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A microbial supply chain for production of the anti-cancer drug vinblastine published in NATURE!

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  • Santé-Sciences-Technologie,
Copyrigth Elsevier Nature Limited 2022
Copyrigth Elsevier Nature Limited 2022
Date(s)

le 31 août 2022

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Site Grandmont

EA2106 Biomolécules et Biotechnologies Végétales

The authors engineered yeast to produce the cancer therapeutic vinblastine. A promising achievement for the synthetis of therapeutic natural products. This is the latest research of several teams including MIAMi project collaborators. Dr Vincent Courdavault , assistant professor in our lab and Emily A. Stander, former post-doctoral researcher are co-authors of this paper published in Nature.

A microbial supply chain for production of the anti-cancer drug vinblastine

from : Jie Zhang, Lea G. Hansen, Olga Gudich, Konrad Viehrig, Lærke M. M. Lassen, Lars Schrübbers, Khem B. Adhikari, Paulina Rubaszka, Elena Carrasquer-Alvarez, Ling Chen, Vasil D’Ambrosio, Beata Lehka, Ahmad K. Haidar, Saranya Nallapareddy, Konstantina Giannakou, Marcos Laloux, Dushica Arsovska, Marcus A. K. Jørgensen, Leanne Jade G. Chan, Mette Kristensen, Hanne B. Christensen, Suresh Sudarsan, Emily A. Stander, Edward Baidoo, Christopher J. Petzold, Tune Wulff, Sarah E. O’Connor, Vincent Courdavault, Michael K. Jensen & Jay D. Keasling.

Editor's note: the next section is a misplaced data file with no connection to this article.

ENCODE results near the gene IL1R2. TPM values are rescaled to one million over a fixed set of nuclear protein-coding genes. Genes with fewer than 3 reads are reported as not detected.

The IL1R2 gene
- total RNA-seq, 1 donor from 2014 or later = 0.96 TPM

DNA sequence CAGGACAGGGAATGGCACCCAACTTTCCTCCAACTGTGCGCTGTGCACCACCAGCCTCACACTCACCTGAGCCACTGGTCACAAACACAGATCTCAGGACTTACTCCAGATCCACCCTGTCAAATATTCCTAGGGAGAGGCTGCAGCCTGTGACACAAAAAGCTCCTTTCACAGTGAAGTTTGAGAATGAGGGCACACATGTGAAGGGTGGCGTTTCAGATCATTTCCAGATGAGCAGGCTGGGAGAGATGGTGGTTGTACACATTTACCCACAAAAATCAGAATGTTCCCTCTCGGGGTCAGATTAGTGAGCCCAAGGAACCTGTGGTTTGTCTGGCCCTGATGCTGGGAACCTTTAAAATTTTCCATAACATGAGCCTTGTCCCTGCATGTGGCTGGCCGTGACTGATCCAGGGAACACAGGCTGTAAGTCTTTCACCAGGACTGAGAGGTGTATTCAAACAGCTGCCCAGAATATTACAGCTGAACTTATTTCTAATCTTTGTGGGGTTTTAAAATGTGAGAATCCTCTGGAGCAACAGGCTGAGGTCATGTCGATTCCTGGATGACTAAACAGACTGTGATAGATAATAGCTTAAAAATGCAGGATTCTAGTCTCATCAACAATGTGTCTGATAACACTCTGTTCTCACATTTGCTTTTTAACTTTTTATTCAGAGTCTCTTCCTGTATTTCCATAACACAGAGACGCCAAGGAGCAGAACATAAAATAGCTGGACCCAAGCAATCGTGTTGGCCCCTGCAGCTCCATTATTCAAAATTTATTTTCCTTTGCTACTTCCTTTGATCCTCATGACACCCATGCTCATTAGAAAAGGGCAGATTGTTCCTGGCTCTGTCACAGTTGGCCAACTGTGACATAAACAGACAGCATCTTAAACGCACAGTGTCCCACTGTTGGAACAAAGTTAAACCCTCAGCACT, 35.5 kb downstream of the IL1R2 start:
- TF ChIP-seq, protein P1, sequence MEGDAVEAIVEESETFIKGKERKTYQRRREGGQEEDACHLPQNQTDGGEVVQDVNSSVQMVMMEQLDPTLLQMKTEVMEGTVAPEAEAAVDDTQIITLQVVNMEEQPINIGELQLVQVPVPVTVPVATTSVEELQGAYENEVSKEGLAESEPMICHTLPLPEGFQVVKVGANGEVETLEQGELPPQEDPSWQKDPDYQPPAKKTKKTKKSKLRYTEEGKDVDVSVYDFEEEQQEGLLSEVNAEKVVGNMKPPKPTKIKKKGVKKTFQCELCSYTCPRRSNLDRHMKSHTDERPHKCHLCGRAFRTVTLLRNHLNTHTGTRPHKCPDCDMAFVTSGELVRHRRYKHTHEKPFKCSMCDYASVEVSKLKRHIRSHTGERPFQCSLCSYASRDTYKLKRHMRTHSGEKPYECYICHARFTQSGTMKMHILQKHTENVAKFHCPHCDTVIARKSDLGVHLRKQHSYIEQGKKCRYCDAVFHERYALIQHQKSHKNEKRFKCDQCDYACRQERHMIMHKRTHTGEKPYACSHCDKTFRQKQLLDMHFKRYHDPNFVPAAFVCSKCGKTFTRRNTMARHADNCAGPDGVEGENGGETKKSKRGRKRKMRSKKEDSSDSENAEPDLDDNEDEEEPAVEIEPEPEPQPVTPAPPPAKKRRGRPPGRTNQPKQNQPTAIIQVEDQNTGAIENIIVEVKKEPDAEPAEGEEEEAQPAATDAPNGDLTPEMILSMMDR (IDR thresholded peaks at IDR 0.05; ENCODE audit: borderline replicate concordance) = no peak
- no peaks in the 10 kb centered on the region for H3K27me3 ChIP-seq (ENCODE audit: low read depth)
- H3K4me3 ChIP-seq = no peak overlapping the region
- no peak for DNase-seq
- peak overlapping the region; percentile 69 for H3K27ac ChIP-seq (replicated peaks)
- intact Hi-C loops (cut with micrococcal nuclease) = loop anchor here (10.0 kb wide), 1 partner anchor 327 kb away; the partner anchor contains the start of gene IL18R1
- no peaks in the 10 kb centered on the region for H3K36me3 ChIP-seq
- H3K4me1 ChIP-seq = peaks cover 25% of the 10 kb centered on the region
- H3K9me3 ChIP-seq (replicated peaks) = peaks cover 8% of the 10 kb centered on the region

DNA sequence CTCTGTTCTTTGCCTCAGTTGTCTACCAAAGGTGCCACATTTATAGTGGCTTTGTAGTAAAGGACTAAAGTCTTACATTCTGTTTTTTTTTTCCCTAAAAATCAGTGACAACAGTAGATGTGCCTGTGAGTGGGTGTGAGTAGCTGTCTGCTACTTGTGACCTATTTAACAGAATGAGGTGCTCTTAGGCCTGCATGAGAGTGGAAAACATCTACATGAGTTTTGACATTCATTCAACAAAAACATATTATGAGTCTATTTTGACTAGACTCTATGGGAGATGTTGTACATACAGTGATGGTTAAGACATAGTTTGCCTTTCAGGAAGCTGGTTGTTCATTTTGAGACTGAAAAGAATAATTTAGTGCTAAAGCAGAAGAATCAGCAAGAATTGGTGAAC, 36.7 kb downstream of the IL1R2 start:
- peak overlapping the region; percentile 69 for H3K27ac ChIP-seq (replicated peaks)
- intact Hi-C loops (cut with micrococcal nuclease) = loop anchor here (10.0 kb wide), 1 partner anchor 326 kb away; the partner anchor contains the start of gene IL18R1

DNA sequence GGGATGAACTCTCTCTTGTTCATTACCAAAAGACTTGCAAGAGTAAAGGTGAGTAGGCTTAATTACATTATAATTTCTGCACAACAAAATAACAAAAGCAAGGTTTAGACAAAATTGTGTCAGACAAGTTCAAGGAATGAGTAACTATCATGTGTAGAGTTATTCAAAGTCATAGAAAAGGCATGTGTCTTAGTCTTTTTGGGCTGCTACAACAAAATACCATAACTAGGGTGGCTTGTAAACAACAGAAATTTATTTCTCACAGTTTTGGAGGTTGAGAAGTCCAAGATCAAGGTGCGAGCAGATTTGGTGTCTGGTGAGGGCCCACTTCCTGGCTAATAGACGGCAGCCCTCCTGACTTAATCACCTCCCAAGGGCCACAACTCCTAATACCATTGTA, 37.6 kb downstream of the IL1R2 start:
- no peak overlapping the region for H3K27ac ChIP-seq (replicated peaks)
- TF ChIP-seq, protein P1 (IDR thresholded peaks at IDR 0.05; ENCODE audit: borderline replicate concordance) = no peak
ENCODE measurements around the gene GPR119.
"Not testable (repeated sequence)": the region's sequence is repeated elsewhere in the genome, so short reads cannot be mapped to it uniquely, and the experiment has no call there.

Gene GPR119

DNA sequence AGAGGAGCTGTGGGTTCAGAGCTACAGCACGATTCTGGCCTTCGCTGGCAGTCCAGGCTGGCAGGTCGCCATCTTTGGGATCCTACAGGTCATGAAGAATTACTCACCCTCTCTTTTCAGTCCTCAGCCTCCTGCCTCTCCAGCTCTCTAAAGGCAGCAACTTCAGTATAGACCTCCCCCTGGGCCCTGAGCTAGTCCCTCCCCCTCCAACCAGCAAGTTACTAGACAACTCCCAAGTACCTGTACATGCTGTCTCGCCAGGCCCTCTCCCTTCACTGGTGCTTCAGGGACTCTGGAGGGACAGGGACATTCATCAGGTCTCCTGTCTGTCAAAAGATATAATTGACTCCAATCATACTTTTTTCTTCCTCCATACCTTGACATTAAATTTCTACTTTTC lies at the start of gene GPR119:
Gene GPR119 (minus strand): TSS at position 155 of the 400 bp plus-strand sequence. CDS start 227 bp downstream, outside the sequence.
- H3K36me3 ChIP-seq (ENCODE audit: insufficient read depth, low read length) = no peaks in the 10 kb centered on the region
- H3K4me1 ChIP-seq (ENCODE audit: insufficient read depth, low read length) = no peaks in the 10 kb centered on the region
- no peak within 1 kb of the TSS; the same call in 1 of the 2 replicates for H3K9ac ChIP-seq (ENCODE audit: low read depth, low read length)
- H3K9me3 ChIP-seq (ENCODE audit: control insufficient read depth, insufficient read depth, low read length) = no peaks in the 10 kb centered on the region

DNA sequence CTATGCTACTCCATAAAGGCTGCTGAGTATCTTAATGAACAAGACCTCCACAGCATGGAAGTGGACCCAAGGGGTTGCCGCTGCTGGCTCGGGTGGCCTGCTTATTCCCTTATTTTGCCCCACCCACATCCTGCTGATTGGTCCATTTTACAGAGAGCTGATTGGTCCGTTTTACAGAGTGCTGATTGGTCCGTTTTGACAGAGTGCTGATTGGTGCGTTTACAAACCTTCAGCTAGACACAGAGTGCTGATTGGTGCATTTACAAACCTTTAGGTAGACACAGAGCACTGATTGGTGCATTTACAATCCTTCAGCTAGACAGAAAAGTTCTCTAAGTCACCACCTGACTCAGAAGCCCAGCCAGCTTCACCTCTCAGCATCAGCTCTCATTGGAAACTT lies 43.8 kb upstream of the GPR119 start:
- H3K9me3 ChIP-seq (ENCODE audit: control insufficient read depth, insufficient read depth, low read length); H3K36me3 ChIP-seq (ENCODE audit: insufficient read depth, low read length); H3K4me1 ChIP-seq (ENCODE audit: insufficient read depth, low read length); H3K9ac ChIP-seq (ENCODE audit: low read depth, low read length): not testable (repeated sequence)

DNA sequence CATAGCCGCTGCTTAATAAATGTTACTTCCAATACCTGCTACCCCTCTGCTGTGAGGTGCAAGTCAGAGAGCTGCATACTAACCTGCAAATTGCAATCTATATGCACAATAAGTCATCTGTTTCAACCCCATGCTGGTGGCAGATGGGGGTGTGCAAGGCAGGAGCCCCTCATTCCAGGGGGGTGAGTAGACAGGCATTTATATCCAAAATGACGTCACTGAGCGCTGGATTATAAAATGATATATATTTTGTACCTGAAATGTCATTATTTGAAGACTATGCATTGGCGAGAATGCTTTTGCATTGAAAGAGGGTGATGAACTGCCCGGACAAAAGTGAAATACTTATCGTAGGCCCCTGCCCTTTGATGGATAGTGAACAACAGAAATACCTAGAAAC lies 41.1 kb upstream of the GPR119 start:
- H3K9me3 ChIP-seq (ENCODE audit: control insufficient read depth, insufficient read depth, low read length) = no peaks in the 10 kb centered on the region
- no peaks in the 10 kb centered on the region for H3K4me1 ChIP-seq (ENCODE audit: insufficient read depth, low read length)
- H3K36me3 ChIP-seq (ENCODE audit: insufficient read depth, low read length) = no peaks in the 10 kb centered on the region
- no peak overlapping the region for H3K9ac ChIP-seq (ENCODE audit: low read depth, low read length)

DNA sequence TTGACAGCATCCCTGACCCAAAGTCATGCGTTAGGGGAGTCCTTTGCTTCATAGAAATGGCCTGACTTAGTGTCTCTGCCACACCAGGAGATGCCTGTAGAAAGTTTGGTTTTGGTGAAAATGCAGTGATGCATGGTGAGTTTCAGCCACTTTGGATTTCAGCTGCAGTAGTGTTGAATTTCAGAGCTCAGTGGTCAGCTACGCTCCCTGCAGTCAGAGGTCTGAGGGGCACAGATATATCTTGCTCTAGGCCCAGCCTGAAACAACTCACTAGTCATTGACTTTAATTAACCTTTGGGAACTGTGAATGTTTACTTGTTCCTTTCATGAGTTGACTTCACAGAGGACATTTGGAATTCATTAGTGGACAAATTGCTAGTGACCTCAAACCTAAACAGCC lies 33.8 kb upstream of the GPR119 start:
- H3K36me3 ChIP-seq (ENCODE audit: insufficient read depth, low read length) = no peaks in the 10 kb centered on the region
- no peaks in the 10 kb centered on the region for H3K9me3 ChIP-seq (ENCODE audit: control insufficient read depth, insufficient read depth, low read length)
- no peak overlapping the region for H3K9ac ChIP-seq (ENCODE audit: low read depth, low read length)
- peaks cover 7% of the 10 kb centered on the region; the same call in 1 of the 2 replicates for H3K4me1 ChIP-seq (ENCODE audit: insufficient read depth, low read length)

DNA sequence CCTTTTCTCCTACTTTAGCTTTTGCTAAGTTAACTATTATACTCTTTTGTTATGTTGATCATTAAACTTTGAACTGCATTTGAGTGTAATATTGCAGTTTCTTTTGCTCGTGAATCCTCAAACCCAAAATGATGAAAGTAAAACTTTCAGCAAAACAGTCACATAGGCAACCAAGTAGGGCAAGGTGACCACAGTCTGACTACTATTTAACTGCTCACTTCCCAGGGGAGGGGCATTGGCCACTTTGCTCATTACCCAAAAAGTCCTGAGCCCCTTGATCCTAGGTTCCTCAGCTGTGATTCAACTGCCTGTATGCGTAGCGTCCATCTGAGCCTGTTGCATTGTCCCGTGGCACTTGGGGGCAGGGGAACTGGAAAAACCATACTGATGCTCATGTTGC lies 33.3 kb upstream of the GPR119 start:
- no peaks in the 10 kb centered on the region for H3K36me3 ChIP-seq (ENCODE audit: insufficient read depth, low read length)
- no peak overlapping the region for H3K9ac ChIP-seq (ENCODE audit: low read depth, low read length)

Read  : Nature volume 609, pages 341–347 (2022)  - DOI : https://doi.org/10.1038/s41586-022-05157-3


Abstract

Monoterpene indole alkaloids (MIAs) are a diverse family of complex plant secondary metabolites with many medicinal properties, including the essential anti-cancer therapeutics vinblastine and vincristine1. As MIAs are difficult to chemically synthesize, the world’s supply chain for vinblastine relies on low-yielding extraction and purification of the precursors vindoline and catharanthine from the plant Catharanthus roseus, which is then followed by simple in vitro chemical coupling and reduction to form vinblastine at an industrial scale2,3. Here, we demonstrate the de novo microbial biosynthesis of vindoline and catharanthine using a highly engineered yeast, and in vitro chemical coupling to vinblastine. The study showcases a very long biosynthetic pathway refactored into a microbial cell factory, including 30 enzymatic steps beyond the yeast native metabolites geranyl pyrophosphate and tryptophan to catharanthine and vindoline. In total, 56 genetic edits were performed, including expression of 34 heterologous genes from plants, as well as deletions, knock-downs and overexpression of ten yeast genes to improve precursor supplies towards de novo production of catharanthine and vindoline, from which semisynthesis to vinblastine occurs. As the vinblastine pathway is one of the longest MIA biosynthetic pathways, this study positions yeast as a scalable platform to produce more than 3,000 natural MIAs and a virtually infinite number of new-to-nature analogues.